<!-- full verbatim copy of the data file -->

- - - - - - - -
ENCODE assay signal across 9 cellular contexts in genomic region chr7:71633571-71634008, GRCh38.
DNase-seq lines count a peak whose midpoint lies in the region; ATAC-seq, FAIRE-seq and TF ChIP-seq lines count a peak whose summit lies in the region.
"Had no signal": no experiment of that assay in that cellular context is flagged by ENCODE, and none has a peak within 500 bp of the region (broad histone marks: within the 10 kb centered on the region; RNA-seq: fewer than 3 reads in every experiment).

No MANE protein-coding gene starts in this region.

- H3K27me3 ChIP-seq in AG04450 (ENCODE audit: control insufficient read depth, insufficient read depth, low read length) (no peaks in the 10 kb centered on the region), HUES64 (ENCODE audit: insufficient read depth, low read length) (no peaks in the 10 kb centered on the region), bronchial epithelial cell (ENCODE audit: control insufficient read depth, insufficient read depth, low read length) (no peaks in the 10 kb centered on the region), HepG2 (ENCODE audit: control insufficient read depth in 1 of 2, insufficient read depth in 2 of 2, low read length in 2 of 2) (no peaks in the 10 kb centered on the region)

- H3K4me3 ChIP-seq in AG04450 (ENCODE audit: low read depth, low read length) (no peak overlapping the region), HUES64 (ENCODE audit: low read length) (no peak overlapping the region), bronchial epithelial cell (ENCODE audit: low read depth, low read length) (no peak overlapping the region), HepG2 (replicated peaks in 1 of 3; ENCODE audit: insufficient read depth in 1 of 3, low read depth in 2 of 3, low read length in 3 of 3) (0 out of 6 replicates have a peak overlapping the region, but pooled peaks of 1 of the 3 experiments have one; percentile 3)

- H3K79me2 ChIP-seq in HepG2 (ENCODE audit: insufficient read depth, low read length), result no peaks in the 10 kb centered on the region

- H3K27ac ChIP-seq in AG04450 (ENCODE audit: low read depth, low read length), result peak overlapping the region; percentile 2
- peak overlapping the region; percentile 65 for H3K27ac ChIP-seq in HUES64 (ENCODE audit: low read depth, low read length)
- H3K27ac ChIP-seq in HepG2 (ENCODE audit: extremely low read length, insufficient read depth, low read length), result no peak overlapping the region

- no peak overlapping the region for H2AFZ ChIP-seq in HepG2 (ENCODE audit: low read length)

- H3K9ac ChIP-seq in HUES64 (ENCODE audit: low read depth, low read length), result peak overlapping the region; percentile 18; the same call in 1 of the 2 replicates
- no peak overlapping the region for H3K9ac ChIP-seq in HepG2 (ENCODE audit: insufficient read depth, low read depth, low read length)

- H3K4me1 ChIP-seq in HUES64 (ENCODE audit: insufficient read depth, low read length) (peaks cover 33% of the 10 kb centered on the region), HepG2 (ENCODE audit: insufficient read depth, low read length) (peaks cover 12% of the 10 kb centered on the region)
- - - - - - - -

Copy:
ENCODE assay signal across 9 cellular contexts in genomic region chr7:71633571-71634008, GRCh38.
DNase-seq lines count a peak whose midpoint lies in the region; ATAC-seq, FAIRE-seq and TF ChIP-seq lines count a peak whose summit lies in the region.
"Had no signal": no experiment of that assay in that cellular context is flagged by ENCODE, and none has a peak within 500 bp of the region (broad histone marks: within the 10 kb centered on the region; RNA-seq: fewer than 3 reads in every experiment).

No MANE protein-coding gene starts in this region.

- H3K27me3 ChIP-seq in AG04450 (ENCODE audit: control insufficient read depth, insufficient read depth, low read length) (no peaks in the 10 kb centered on the region), HUES64 (ENCODE audit: insufficient read depth, low read length) (no peaks in the 10 kb centered on the region), bronchial epithelial cell (ENCODE audit: control insufficient read depth, insufficient read depth, low read length) (no peaks in the 10 kb centered on the region), HepG2 (ENCODE audit: control insufficient read depth in 1 of 2, insufficient read depth in 2 of 2, low read length in 2 of 2) (no peaks in the 10 kb centered on the region)

- H3K4me3 ChIP-seq in AG04450 (ENCODE audit: low read depth, low read length) (no peak overlapping the region), HUES64 (ENCODE audit: low read length) (no peak overlapping the region), bronchial epithelial cell (ENCODE audit: low read depth, low read length) (no peak overlapping the region), HepG2 (replicated peaks in 1 of 3; ENCODE audit: insufficient read depth in 1 of 3, low read depth in 2 of 3, low read length in 3 of 3) (0 out of 6 replicates have a peak overlapping the region, but pooled peaks of 1 of the 3 experiments have one; percentile 3)

- H3K79me2 ChIP-seq in HepG2 (ENCODE audit: insufficient read depth, low read length), result no peaks in the 10 kb centered on the region

- H3K27ac ChIP-seq in AG04450 (ENCODE audit: low read depth, low read length), result peak overlapping the region; percentile 2
- peak overlapping the region; percentile 65 for H3K27ac ChIP-seq in HUES64 (ENCODE audit: low read depth, low read length)
- H3K27ac ChIP-seq in HepG2 (ENCODE audit: extremely low read length, insufficient read depth, low read length), result no peak overlapping the region

- no peak overlapping the region for H2AFZ ChIP-seq in HepG2 (ENCODE audit: low read length)

- H3K9ac ChIP-seq in HUES64 (ENCODE audit: low read depth, low read length), result peak overlapping the region; percentile 18; the same call in 1 of the 2 replicates
- no peak overlapping the region for H3K9ac ChIP-seq in HepG2 (ENCODE audit: insufficient read depth, low read depth, low read length)

- H3K4me1 ChIP-seq in HUES64 (ENCODE audit: insufficient read depth, low read length) (peaks cover 33% of the 10 kb centered on the region), HepG2 (ENCODE audit: insufficient read depth, low read length) (peaks cover 12% of the 10 kb centered on the region)